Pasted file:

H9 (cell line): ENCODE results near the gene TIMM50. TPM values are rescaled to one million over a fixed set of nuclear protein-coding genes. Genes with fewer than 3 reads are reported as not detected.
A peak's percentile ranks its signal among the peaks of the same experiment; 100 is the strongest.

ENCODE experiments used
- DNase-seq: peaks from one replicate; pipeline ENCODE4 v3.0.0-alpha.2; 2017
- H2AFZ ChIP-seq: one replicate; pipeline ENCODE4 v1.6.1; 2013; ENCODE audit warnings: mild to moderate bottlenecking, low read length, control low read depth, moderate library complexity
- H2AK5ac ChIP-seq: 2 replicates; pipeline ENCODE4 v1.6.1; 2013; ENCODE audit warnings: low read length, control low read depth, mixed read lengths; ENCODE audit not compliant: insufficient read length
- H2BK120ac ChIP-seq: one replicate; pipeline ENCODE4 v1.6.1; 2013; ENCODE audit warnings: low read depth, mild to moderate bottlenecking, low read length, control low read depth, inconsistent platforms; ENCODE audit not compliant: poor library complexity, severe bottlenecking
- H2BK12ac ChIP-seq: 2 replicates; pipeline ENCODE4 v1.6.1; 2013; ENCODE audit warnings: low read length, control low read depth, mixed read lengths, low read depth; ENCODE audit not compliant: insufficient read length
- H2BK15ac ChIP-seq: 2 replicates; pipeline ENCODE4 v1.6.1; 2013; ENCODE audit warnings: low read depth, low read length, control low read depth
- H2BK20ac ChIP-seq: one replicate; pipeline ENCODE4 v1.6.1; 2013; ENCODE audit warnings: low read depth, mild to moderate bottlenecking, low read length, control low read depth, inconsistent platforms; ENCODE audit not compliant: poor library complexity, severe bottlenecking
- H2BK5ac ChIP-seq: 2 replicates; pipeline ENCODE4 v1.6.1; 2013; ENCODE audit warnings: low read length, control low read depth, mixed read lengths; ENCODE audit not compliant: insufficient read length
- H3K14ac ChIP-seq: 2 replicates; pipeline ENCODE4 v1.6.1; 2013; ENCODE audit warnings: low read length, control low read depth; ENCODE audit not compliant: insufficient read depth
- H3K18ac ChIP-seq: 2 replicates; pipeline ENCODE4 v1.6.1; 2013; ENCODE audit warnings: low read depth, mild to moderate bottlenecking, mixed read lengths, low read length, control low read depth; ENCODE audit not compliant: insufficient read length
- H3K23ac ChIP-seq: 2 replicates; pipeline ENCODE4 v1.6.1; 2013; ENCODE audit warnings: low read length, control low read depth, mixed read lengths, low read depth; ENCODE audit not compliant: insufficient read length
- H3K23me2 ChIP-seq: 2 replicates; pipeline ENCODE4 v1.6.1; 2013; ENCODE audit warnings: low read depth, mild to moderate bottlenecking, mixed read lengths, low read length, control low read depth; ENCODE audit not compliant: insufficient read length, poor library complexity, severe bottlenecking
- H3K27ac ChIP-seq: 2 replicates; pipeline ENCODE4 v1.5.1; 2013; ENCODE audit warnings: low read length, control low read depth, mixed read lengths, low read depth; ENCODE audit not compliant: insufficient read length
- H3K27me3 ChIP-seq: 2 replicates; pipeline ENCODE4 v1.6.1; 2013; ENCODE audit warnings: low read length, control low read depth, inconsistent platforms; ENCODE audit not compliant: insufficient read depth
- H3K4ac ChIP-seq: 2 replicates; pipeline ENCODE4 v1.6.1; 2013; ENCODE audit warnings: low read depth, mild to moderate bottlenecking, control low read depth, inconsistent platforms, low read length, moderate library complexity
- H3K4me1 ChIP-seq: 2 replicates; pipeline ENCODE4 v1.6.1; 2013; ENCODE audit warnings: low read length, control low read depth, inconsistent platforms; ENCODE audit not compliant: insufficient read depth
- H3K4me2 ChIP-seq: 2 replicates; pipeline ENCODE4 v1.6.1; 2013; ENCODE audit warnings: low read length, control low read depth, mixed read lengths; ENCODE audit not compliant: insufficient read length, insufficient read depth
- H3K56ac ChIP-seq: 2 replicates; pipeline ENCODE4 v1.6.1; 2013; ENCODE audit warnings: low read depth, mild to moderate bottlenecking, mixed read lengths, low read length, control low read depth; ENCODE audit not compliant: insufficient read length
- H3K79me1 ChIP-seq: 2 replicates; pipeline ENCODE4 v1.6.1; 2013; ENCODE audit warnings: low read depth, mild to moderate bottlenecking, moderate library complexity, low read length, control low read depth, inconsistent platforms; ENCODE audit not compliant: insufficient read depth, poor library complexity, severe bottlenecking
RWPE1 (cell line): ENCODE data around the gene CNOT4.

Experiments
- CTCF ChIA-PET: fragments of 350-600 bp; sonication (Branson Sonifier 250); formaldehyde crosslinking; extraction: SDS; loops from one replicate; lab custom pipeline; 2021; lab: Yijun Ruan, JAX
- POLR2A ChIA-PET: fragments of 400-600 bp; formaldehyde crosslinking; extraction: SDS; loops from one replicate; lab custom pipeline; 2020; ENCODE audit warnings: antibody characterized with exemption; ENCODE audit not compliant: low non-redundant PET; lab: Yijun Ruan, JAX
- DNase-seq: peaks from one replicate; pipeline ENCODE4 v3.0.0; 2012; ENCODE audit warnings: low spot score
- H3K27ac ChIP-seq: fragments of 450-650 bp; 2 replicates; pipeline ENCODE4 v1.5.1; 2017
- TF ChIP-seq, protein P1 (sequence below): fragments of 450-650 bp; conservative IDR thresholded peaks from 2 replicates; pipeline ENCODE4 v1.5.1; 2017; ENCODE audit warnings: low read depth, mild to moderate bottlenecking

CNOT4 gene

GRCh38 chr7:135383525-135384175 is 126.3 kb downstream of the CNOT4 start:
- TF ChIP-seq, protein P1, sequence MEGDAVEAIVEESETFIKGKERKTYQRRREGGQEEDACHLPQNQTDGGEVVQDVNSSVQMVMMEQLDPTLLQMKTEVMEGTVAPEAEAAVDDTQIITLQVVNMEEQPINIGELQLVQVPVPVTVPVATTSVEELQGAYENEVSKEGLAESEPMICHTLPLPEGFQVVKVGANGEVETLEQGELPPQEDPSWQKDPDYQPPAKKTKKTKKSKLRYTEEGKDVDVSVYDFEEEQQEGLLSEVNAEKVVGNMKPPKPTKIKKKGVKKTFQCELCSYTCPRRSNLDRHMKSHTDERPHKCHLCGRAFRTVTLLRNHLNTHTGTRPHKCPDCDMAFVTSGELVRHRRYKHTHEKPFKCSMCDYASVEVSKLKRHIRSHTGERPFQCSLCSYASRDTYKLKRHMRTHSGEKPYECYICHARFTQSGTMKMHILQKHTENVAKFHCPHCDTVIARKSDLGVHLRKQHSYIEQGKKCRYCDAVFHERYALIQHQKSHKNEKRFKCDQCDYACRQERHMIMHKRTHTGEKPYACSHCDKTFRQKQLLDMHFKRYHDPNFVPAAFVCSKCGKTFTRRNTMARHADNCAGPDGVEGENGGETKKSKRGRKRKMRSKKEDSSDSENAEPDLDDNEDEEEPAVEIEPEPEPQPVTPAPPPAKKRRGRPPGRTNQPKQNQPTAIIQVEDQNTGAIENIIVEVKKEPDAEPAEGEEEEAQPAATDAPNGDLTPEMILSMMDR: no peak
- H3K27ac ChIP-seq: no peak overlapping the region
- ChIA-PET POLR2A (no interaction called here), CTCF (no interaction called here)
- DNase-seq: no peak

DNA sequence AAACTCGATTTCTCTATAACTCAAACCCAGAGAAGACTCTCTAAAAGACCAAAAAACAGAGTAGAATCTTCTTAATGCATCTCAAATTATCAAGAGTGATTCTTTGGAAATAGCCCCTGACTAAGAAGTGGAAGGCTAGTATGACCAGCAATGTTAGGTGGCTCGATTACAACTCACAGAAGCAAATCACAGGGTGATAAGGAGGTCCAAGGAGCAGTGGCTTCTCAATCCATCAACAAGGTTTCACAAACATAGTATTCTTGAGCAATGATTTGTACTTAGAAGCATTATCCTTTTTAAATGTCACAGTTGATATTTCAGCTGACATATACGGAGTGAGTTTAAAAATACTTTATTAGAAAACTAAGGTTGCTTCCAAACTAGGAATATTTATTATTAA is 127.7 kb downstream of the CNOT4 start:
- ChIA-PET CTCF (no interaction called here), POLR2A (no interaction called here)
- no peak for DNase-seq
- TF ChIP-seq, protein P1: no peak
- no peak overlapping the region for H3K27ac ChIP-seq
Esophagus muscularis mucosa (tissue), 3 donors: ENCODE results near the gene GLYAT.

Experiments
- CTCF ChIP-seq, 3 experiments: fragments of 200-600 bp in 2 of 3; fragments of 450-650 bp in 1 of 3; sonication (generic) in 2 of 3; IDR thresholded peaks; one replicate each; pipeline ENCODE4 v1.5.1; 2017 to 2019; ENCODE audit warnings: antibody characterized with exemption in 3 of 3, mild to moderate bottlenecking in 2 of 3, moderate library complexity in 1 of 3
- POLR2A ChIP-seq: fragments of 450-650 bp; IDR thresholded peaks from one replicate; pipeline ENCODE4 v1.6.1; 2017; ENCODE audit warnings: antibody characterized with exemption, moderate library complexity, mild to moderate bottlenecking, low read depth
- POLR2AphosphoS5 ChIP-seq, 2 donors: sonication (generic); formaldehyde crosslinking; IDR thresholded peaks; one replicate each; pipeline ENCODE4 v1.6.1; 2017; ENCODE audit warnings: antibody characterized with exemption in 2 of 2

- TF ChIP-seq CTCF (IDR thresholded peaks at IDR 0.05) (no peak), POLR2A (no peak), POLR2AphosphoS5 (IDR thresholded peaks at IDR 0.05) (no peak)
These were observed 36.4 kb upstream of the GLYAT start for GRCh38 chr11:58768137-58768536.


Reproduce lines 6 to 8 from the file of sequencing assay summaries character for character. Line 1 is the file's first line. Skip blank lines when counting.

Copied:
- H2AK5ac ChIP-seq: 2 replicates; pipeline ENCODE4 v1.6.1; 2013; ENCODE audit warnings: low read length, control low read depth, mixed read lengths; ENCODE audit not compliant: insufficient read length
- H2BK120ac ChIP-seq: one replicate; pipeline ENCODE4 v1.6.1; 2013; ENCODE audit warnings: low read depth, mild to moderate bottlenecking, low read length, control low read depth, inconsistent platforms; ENCODE audit not compliant: poor library complexity, severe bottlenecking
- H2BK12ac ChIP-seq: 2 replicates; pipeline ENCODE4 v1.6.1; 2013; ENCODE audit warnings: low read length, control low read depth, mixed read lengths, low read depth; ENCODE audit not compliant: insufficient read length